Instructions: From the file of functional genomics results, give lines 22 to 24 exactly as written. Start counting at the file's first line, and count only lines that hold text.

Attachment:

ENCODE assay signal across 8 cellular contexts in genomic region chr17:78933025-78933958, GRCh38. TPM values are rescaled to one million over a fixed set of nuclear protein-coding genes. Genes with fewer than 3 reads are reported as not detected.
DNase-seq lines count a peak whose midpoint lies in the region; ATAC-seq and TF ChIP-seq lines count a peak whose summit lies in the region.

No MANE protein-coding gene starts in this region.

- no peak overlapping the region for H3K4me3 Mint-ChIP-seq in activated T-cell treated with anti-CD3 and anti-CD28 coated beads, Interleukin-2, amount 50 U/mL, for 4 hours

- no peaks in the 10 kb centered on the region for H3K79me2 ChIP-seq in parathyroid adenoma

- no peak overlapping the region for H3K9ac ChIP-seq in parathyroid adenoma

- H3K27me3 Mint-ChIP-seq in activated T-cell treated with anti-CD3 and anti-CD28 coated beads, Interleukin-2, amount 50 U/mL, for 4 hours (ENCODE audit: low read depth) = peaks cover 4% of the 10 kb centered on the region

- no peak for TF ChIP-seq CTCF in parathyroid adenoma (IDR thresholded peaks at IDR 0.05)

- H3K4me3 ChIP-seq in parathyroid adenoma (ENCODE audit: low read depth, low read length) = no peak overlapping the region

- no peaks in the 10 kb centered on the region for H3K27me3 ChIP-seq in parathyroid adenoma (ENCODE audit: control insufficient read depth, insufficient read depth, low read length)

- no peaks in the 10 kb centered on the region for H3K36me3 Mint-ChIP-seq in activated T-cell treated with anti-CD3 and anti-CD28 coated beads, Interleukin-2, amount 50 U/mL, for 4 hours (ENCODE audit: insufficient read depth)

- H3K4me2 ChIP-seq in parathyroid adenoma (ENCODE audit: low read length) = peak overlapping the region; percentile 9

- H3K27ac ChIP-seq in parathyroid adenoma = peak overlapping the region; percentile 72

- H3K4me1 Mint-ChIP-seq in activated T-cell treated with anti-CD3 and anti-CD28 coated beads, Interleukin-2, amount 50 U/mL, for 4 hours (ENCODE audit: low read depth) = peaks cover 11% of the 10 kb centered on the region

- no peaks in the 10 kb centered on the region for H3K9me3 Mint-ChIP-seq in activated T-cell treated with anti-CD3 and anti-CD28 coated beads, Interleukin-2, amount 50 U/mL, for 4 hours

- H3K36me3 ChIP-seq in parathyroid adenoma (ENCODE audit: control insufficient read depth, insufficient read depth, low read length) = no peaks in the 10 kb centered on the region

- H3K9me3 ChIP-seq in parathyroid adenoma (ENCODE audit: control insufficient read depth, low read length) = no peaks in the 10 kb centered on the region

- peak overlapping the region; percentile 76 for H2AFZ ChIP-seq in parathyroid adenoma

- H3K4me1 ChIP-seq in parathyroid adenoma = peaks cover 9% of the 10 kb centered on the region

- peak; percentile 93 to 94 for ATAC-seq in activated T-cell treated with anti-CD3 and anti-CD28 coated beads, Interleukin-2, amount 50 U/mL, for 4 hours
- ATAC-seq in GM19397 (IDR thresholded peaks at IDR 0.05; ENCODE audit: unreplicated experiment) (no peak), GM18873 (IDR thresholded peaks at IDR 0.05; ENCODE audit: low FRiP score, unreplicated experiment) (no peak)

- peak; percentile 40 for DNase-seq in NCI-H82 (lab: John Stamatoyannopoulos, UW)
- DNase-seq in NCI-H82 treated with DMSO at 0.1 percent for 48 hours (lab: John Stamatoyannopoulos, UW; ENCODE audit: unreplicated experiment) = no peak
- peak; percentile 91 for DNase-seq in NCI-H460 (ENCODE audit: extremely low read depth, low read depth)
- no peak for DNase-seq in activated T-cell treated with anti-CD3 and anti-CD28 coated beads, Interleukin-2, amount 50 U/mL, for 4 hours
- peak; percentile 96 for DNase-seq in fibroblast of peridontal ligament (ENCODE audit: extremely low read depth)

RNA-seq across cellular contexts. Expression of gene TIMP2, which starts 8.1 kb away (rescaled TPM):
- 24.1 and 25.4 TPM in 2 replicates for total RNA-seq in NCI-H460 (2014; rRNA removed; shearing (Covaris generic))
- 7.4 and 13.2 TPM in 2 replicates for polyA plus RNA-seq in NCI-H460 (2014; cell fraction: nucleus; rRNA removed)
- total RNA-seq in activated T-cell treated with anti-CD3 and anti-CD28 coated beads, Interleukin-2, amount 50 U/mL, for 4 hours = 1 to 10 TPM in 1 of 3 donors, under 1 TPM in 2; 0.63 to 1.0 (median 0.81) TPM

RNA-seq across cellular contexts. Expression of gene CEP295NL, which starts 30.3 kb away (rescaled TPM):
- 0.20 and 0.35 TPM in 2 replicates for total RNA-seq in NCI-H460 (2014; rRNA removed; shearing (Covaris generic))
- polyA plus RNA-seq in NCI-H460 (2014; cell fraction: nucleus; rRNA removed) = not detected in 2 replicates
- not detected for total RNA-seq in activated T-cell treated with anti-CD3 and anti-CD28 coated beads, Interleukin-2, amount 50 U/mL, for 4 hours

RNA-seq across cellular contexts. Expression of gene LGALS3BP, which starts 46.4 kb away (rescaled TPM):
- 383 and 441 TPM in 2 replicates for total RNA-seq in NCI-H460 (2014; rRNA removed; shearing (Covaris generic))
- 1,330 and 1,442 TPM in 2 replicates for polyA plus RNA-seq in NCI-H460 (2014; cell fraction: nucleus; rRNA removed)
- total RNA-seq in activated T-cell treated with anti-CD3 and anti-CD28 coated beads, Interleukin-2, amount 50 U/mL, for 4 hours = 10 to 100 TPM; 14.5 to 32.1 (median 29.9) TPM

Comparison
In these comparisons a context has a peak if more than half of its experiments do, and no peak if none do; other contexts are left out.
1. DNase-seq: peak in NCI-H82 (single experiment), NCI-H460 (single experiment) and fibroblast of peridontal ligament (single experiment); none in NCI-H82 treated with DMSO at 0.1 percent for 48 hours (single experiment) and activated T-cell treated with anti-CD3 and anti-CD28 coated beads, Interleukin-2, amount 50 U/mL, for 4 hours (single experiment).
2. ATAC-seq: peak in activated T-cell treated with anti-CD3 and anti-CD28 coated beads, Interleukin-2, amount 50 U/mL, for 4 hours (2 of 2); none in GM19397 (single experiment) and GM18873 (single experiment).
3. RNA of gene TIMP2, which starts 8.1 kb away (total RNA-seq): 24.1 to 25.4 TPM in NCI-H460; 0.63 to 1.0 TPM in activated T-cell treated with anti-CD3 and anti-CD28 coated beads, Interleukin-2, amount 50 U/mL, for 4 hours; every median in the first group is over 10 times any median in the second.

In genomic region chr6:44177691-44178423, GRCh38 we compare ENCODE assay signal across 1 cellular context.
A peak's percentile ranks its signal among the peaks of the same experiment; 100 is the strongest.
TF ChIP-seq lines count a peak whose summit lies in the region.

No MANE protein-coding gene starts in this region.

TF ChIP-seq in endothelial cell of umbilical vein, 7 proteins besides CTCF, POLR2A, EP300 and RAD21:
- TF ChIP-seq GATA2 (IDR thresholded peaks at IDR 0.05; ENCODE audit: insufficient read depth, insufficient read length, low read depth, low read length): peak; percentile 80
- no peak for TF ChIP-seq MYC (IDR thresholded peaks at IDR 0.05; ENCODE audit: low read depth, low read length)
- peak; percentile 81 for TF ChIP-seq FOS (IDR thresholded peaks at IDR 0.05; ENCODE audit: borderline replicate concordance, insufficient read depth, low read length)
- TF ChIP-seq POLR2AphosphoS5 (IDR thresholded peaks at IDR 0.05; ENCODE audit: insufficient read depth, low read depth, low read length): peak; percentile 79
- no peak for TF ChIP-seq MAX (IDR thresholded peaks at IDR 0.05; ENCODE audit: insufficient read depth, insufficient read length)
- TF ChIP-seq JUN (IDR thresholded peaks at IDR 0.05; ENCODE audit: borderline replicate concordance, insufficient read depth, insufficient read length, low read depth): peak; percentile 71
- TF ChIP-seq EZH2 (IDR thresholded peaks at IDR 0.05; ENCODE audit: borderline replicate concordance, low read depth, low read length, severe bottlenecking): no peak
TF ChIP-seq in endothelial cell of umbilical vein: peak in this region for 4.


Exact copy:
- peak; percentile 40 for DNase-seq in NCI-H82 (lab: John Stamatoyannopoulos, UW)
- DNase-seq in NCI-H82 treated with DMSO at 0.1 percent for 48 hours (lab: John Stamatoyannopoulos, UW; ENCODE audit: unreplicated experiment) = no peak
- peak; percentile 91 for DNase-seq in NCI-H460 (ENCODE audit: extremely low read depth, low read depth)